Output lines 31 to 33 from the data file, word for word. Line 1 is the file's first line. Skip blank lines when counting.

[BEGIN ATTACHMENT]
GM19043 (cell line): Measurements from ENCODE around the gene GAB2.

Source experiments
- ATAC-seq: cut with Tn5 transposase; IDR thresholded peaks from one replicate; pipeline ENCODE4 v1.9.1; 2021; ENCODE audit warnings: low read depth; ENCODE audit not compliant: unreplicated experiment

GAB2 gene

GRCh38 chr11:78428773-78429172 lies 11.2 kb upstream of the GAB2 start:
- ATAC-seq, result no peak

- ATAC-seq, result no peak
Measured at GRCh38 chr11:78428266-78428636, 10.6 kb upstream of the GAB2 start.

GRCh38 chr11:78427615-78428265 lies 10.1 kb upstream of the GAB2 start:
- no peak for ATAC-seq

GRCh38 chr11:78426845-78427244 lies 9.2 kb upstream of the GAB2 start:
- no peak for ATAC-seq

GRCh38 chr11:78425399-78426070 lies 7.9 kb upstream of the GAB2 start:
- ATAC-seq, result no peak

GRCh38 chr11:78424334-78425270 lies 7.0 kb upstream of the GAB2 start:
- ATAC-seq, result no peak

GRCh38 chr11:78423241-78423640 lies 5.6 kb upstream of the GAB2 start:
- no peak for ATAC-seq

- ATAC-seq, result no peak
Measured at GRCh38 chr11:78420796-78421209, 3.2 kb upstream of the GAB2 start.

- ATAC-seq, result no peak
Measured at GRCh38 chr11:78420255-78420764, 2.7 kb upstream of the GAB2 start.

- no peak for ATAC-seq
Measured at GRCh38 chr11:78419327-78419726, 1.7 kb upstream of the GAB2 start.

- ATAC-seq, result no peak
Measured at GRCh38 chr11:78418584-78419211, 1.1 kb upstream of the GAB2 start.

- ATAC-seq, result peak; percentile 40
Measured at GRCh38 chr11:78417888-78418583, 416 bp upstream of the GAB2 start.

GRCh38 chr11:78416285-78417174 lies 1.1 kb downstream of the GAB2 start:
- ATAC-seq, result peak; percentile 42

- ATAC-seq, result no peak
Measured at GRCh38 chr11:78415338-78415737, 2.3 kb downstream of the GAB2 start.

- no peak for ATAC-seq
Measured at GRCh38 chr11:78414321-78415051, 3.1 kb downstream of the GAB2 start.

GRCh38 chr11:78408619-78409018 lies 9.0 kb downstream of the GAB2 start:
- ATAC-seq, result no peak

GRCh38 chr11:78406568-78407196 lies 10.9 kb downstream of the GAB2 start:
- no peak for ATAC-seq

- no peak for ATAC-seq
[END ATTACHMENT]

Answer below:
- ATAC-seq, result no peak
Measured at GRCh38 chr11:78415338-78415737, 2.3 kb downstream of the GAB2 start.

- no peak for ATAC-seq